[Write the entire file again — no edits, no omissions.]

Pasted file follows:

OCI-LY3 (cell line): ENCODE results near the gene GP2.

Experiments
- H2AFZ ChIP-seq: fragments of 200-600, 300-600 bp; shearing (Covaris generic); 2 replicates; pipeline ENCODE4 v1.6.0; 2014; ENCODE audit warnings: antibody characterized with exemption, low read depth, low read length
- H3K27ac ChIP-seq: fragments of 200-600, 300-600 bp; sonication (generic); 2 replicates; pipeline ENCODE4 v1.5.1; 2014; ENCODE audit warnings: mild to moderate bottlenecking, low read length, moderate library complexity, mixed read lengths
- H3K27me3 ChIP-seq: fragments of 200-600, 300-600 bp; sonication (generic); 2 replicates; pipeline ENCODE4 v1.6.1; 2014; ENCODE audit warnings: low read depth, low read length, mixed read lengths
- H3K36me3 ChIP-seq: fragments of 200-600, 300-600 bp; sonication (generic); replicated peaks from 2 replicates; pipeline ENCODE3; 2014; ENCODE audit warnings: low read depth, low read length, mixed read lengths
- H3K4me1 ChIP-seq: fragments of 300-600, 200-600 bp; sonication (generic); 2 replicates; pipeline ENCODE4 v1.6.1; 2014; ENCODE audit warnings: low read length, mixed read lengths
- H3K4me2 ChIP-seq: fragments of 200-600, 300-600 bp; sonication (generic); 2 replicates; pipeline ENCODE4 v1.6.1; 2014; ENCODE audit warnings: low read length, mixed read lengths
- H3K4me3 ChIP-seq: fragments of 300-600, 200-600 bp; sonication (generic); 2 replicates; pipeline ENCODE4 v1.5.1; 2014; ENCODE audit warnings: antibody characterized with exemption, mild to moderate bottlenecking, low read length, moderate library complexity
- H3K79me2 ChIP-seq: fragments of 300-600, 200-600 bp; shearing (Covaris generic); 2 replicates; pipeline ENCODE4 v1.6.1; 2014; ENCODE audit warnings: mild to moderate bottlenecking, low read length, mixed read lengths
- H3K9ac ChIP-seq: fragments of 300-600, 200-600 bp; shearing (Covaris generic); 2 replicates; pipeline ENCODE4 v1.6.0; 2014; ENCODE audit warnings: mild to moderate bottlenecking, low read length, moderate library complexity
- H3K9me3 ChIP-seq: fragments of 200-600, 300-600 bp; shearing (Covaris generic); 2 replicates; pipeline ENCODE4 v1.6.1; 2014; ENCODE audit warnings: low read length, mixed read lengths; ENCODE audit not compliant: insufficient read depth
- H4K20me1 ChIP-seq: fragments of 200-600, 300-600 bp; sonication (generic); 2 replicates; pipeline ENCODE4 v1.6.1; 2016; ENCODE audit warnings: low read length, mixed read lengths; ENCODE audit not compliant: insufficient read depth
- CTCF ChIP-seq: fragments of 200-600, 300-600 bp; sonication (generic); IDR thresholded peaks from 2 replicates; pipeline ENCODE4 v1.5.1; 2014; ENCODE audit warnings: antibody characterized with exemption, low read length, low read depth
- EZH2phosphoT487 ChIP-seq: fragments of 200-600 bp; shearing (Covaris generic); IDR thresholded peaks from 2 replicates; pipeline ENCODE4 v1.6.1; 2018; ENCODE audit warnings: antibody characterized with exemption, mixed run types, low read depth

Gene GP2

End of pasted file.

OCI-LY3 (cell line): ENCODE results near the gene GP2.

Experiments
- H2AFZ ChIP-seq: fragments of 200-600, 300-600 bp; shearing (Covaris generic); 2 replicates; pipeline ENCODE4 v1.6.0; 2014; ENCODE audit warnings: antibody characterized with exemption, low read depth, low read length
- H3K27ac ChIP-seq: fragments of 200-600, 300-600 bp; sonication (generic); 2 replicates; pipeline ENCODE4 v1.5.1; 2014; ENCODE audit warnings: mild to moderate bottlenecking, low read length, moderate library complexity, mixed read lengths
- H3K27me3 ChIP-seq: fragments of 200-600, 300-600 bp; sonication (generic); 2 replicates; pipeline ENCODE4 v1.6.1; 2014; ENCODE audit warnings: low read depth, low read length, mixed read lengths
- H3K36me3 ChIP-seq: fragments of 200-600, 300-600 bp; sonication (generic); replicated peaks from 2 replicates; pipeline ENCODE3; 2014; ENCODE audit warnings: low read depth, low read length, mixed read lengths
- H3K4me1 ChIP-seq: fragments of 300-600, 200-600 bp; sonication (generic); 2 replicates; pipeline ENCODE4 v1.6.1; 2014; ENCODE audit warnings: low read length, mixed read lengths
- H3K4me2 ChIP-seq: fragments of 200-600, 300-600 bp; sonication (generic); 2 replicates; pipeline ENCODE4 v1.6.1; 2014; ENCODE audit warnings: low read length, mixed read lengths
- H3K4me3 ChIP-seq: fragments of 300-600, 200-600 bp; sonication (generic); 2 replicates; pipeline ENCODE4 v1.5.1; 2014; ENCODE audit warnings: antibody characterized with exemption, mild to moderate bottlenecking, low read length, moderate library complexity
- H3K79me2 ChIP-seq: fragments of 300-600, 200-600 bp; shearing (Covaris generic); 2 replicates; pipeline ENCODE4 v1.6.1; 2014; ENCODE audit warnings: mild to moderate bottlenecking, low read length, mixed read lengths
- H3K9ac ChIP-seq: fragments of 300-600, 200-600 bp; shearing (Covaris generic); 2 replicates; pipeline ENCODE4 v1.6.0; 2014; ENCODE audit warnings: mild to moderate bottlenecking, low read length, moderate library complexity
- H3K9me3 ChIP-seq: fragments of 200-600, 300-600 bp; shearing (Covaris generic); 2 replicates; pipeline ENCODE4 v1.6.1; 2014; ENCODE audit warnings: low read length, mixed read lengths; ENCODE audit not compliant: insufficient read depth
- H4K20me1 ChIP-seq: fragments of 200-600, 300-600 bp; sonication (generic); 2 replicates; pipeline ENCODE4 v1.6.1; 2016; ENCODE audit warnings: low read length, mixed read lengths; ENCODE audit not compliant: insufficient read depth
- CTCF ChIP-seq: fragments of 200-600, 300-600 bp; sonication (generic); IDR thresholded peaks from 2 replicates; pipeline ENCODE4 v1.5.1; 2014; ENCODE audit warnings: antibody characterized with exemption, low read length, low read depth
- EZH2phosphoT487 ChIP-seq: fragments of 200-600 bp; shearing (Covaris generic); IDR thresholded peaks from 2 replicates; pipeline ENCODE4 v1.6.1; 2018; ENCODE audit warnings: antibody characterized with exemption, mixed run types, low read depth

Gene GP2